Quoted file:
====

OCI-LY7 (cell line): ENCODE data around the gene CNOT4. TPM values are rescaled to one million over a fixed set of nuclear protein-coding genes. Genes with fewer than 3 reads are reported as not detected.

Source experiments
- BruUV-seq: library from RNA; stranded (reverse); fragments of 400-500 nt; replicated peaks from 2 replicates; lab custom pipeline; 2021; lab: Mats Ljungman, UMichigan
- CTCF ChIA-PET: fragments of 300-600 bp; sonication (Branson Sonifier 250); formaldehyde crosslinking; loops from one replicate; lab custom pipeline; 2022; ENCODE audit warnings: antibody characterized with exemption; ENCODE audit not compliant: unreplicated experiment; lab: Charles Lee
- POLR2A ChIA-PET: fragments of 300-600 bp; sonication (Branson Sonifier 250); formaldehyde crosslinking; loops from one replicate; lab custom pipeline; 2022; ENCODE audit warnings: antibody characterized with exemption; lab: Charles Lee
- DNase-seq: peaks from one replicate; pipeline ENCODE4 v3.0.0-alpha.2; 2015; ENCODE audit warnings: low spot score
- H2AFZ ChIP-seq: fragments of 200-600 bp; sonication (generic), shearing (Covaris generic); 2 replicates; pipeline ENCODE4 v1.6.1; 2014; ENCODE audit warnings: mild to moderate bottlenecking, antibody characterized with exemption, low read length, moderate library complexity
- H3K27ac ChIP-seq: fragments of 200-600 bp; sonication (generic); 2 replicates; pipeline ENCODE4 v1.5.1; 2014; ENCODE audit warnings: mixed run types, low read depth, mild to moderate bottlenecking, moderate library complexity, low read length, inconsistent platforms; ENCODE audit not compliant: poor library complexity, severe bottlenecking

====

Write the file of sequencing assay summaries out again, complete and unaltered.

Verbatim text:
OCI-LY7 (cell line): ENCODE data around the gene CNOT4. TPM values are rescaled to one million over a fixed set of nuclear protein-coding genes. Genes with fewer than 3 reads are reported as not detected.

Source experiments
- BruUV-seq: library from RNA; stranded (reverse); fragments of 400-500 nt; replicated peaks from 2 replicates; lab custom pipeline; 2021; lab: Mats Ljungman, UMichigan
- CTCF ChIA-PET: fragments of 300-600 bp; sonication (Branson Sonifier 250); formaldehyde crosslinking; loops from one replicate; lab custom pipeline; 2022; ENCODE audit warnings: antibody characterized with exemption; ENCODE audit not compliant: unreplicated experiment; lab: Charles Lee
- POLR2A ChIA-PET: fragments of 300-600 bp; sonication (Branson Sonifier 250); formaldehyde crosslinking; loops from one replicate; lab custom pipeline; 2022; ENCODE audit warnings: antibody characterized with exemption; lab: Charles Lee
- DNase-seq: peaks from one replicate; pipeline ENCODE4 v3.0.0-alpha.2; 2015; ENCODE audit warnings: low spot score
- H2AFZ ChIP-seq: fragments of 200-600 bp; sonication (generic), shearing (Covaris generic); 2 replicates; pipeline ENCODE4 v1.6.1; 2014; ENCODE audit warnings: mild to moderate bottlenecking, antibody characterized with exemption, low read length, moderate library complexity
- H3K27ac ChIP-seq: fragments of 200-600 bp; sonication (generic); 2 replicates; pipeline ENCODE4 v1.5.1; 2014; ENCODE audit warnings: mixed run types, low read depth, mild to moderate bottlenecking, moderate library complexity, low read length, inconsistent platforms; ENCODE audit not compliant: poor library complexity, severe bottlenecking